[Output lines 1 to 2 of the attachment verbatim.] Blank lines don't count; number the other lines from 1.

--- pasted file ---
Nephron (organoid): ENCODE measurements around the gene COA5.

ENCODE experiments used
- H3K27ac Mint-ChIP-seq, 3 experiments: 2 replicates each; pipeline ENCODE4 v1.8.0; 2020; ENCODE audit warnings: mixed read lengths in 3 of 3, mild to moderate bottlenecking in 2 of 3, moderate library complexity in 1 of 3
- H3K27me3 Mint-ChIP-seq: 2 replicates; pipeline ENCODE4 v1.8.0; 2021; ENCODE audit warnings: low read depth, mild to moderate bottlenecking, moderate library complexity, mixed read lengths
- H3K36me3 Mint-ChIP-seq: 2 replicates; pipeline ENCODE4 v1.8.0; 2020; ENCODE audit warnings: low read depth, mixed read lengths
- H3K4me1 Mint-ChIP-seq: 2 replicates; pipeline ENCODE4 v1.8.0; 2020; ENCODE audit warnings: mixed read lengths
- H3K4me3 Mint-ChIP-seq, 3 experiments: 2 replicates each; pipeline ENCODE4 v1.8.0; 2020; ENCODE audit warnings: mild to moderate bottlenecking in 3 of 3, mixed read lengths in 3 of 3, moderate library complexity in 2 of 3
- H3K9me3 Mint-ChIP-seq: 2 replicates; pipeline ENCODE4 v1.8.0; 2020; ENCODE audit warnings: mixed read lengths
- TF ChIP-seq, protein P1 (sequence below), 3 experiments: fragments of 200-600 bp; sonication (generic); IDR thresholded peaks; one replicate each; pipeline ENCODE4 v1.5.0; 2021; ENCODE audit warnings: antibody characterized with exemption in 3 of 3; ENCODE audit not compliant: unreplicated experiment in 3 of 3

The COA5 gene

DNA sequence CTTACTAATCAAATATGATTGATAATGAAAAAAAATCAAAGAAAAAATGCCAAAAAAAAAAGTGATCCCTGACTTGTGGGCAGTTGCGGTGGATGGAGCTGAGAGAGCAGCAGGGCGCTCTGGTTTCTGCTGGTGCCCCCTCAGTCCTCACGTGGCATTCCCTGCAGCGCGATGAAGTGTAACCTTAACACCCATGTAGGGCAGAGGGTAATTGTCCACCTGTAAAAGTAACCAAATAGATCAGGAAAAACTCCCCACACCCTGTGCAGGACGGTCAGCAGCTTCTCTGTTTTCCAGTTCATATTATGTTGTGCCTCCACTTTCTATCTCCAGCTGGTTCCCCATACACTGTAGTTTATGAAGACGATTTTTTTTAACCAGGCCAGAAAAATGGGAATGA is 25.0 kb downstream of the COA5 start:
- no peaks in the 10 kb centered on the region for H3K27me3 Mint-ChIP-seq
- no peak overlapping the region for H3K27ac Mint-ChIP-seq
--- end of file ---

Nephron (organoid): ENCODE measurements around the gene COA5.

ENCODE experiments used